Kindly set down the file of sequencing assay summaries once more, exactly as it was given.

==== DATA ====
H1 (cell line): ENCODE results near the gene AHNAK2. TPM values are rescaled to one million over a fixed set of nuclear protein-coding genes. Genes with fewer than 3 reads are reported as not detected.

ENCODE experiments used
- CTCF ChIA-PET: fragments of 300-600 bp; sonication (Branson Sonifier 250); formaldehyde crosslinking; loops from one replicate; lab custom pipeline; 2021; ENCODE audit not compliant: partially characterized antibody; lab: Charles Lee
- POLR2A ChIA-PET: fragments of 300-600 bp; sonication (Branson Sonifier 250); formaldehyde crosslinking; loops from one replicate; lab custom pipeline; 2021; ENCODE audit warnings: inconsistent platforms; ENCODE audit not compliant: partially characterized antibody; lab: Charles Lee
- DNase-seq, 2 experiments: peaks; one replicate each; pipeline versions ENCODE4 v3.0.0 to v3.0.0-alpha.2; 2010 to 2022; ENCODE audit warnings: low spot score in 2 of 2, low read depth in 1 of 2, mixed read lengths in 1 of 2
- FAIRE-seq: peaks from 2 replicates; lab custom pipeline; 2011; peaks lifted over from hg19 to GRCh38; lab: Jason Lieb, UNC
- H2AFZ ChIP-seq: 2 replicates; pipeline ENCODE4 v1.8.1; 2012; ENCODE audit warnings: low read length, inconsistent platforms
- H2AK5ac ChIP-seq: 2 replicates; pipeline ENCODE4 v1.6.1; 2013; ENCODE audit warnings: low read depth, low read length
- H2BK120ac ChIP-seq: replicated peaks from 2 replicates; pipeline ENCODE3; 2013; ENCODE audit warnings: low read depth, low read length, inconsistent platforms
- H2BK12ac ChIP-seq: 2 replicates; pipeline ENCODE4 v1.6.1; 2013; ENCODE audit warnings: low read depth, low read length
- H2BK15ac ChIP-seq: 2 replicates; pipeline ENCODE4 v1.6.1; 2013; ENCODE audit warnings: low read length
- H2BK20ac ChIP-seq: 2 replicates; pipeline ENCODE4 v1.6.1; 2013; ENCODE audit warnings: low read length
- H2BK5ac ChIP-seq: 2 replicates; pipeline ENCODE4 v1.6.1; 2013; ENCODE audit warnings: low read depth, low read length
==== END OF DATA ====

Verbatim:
H1 (cell line): ENCODE results near the gene AHNAK2. TPM values are rescaled to one million over a fixed set of nuclear protein-coding genes. Genes with fewer than 3 reads are reported as not detected.

ENCODE experiments used
- CTCF ChIA-PET: fragments of 300-600 bp; sonication (Branson Sonifier 250); formaldehyde crosslinking; loops from one replicate; lab custom pipeline; 2021; ENCODE audit not compliant: partially characterized antibody; lab: Charles Lee
- POLR2A ChIA-PET: fragments of 300-600 bp; sonication (Branson Sonifier 250); formaldehyde crosslinking; loops from one replicate; lab custom pipeline; 2021; ENCODE audit warnings: inconsistent platforms; ENCODE audit not compliant: partially characterized antibody; lab: Charles Lee
- DNase-seq, 2 experiments: peaks; one replicate each; pipeline versions ENCODE4 v3.0.0 to v3.0.0-alpha.2; 2010 to 2022; ENCODE audit warnings: low spot score in 2 of 2, low read depth in 1 of 2, mixed read lengths in 1 of 2
- FAIRE-seq: peaks from 2 replicates; lab custom pipeline; 2011; peaks lifted over from hg19 to GRCh38; lab: Jason Lieb, UNC
- H2AFZ ChIP-seq: 2 replicates; pipeline ENCODE4 v1.8.1; 2012; ENCODE audit warnings: low read length, inconsistent platforms
- H2AK5ac ChIP-seq: 2 replicates; pipeline ENCODE4 v1.6.1; 2013; ENCODE audit warnings: low read depth, low read length
- H2BK120ac ChIP-seq: replicated peaks from 2 replicates; pipeline ENCODE3; 2013; ENCODE audit warnings: low read depth, low read length, inconsistent platforms
- H2BK12ac ChIP-seq: 2 replicates; pipeline ENCODE4 v1.6.1; 2013; ENCODE audit warnings: low read depth, low read length
- H2BK15ac ChIP-seq: 2 replicates; pipeline ENCODE4 v1.6.1; 2013; ENCODE audit warnings: low read length
- H2BK20ac ChIP-seq: 2 replicates; pipeline ENCODE4 v1.6.1; 2013; ENCODE audit warnings: low read length
- H2BK5ac ChIP-seq: 2 replicates; pipeline ENCODE4 v1.6.1; 2013; ENCODE audit warnings: low read depth, low read length